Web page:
This will remain my personal website. Views are my own, etc. etc.
I recently created the graphics for an upcoming FRONTLINE episode, Inside Assad’s Syria. It premieres next Tuesday at 10PM, and will be free to watch online after.
All eyes are on Syria as Russia’s military campaign intensifies, and as tens of thousands of refugees continue to flee the war-torn country for Europe.
What is life like for those who are left behind?
A couple people have asked why it’s only for CC2015, though. There are two big reasons:
Credits Are Due makes use of the new sourceRectAtTime() expression method. I love this feature: it lets you access the dimensions of layers with dynamic borders, which makes it possible for the text layers in Credits Are Due to know how much space to leave for their neighbors. The script essentially works by measuring all the layer heights, spacing things out accordingly, then scrolling the parent layer. (There’s also a cameo by my favorite little expression hack, setting posterizeTime() to a super-low value like .00001. This lowers the expression’s effective framerate to almost nothing, so you get live updates when the comp is edited without having to recalculate layer dimensions on every frame.)
But sourceRectAtTime() was added in the most recent update to After Effects CC2014 (13.2). So why can’t you use that version with Credits Are Due? Well, you can render your credits in it. But if you try to edit them, you’re gonna have a bad time. Every layer in the comp needs to scroll, so as soon as you add a new one that’s not yet linked, you’ll spend most of your time clicking through “expression disabled” popups. Even more fun: manually re-enabling all those expressions once the new layer’s been added to the scroll.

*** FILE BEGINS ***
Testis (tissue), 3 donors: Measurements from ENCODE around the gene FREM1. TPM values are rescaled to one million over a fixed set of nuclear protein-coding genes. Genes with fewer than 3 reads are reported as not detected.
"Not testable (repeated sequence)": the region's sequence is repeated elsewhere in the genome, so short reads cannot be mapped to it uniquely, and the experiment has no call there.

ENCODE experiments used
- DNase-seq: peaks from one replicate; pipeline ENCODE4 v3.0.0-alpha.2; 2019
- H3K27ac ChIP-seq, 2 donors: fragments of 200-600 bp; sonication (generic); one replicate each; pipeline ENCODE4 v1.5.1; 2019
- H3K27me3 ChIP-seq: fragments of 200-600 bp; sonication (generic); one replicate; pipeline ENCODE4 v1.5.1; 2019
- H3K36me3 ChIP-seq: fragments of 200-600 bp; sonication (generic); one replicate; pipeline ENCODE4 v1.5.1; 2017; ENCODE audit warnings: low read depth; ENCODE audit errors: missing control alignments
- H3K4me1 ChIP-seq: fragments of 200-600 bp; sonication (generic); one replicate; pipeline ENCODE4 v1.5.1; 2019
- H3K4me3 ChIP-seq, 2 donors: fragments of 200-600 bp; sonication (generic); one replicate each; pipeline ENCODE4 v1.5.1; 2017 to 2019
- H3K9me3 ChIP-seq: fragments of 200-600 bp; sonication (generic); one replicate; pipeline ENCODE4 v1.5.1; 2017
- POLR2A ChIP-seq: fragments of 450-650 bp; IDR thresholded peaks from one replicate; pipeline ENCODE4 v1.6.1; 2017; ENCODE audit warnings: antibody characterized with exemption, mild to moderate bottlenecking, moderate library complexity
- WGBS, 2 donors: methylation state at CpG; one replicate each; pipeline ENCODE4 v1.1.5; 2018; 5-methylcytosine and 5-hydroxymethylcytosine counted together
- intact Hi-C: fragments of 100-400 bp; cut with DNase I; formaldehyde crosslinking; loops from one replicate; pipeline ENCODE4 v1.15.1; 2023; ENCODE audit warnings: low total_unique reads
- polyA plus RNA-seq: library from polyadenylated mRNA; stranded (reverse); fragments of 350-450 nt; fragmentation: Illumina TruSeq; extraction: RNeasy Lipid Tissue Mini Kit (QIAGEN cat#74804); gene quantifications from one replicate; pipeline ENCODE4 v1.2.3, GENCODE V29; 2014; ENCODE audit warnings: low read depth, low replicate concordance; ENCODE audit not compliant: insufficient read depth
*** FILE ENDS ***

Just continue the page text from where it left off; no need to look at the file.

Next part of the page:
However, CC2015’s new expression handling means things Just Work. Expressions re-enable themselves automatically as soon as they’re able. No more popup error windows. I could probably add a bunch of checks to skip non-scrolling layers and make the math still work, but I want to keep the code to a minimum — expressions can be slow to calculate (though they do seem faster in 2015), and a couple hundred layers into a project you really start to notice. Temporarily disabling the scroll during setup seems a small price to pay for faster playback — particularly when you have a client standing over your shoulder making changes.
tl;dr: new stuff in CC2015 makes Credits Are Due work in a way that won’t make you want to stab yourself in the face. Which, when you’re already stuck making a credit scroll, is important.
I’m working on a new After Effects script for building responsive, easy-to-edit credit scrolls.
- Dynamic layout: rearrange, restyle or reclassify existing elements, or add new ones anywhere in the scroll, and everything will snap into place and update accordingly — and leave your custom text formatting alone.
- Automatic arbitrary multicolumn layouts (say that five times fast)
- Add images and footage as well as text
- Scroll in whole-pixel increments
- Change global scroll speed, position and element spacing
- Speed up previews and rendering by auto-trimming layer duration to match on-screen visibility.
It’s still missing snazzy icons and the ability to grab existing elements by type (which I’m totally stealing from Layer Selector Toolbar), but everything else pretty much works.